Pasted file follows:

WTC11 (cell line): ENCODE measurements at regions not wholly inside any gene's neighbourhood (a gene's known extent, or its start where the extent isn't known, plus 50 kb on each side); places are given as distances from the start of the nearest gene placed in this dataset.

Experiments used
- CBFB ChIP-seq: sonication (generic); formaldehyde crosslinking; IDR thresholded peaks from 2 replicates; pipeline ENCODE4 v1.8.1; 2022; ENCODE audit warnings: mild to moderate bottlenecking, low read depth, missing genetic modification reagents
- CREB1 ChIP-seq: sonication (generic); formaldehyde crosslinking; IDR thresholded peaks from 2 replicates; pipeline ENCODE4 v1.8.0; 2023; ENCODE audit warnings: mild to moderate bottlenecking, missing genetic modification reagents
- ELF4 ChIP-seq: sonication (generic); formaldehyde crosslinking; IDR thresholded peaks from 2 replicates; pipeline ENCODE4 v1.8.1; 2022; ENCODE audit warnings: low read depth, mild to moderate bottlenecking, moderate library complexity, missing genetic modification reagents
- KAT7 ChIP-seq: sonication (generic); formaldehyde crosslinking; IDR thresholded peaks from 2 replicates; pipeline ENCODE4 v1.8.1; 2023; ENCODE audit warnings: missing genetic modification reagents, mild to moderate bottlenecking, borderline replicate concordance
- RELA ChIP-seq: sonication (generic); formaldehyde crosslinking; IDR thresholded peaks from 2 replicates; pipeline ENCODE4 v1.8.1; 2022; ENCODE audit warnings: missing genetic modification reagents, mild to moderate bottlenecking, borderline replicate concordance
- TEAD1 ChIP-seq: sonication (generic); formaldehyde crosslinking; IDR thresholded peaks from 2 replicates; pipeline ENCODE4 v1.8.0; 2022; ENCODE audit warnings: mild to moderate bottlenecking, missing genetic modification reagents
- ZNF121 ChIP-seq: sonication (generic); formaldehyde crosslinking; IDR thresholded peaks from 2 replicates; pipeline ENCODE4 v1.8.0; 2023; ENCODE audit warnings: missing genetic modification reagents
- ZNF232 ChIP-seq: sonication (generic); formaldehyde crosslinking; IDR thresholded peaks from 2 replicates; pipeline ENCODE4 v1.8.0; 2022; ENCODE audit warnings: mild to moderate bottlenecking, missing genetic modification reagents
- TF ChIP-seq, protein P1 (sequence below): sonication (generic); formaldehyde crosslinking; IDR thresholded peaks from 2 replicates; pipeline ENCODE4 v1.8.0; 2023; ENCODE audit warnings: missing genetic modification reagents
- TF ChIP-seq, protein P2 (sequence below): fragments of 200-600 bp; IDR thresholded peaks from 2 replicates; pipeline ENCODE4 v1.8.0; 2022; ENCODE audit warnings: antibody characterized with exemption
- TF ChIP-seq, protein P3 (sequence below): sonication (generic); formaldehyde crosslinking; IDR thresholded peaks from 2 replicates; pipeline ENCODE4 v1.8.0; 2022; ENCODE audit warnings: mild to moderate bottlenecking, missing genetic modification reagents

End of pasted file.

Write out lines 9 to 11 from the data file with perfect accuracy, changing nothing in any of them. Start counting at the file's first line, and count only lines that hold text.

- ZNF121 ChIP-seq: sonication (generic); formaldehyde crosslinking; IDR thresholded peaks from 2 replicates; pipeline ENCODE4 v1.8.0; 2023; ENCODE audit warnings: missing genetic modification reagents
- ZNF232 ChIP-seq: sonication (generic); formaldehyde crosslinking; IDR thresholded peaks from 2 replicates; pipeline ENCODE4 v1.8.0; 2022; ENCODE audit warnings: mild to moderate bottlenecking, missing genetic modification reagents
- TF ChIP-seq, protein P1 (sequence below): sonication (generic); formaldehyde crosslinking; IDR thresholded peaks from 2 replicates; pipeline ENCODE4 v1.8.0; 2023; ENCODE audit warnings: missing genetic modification reagents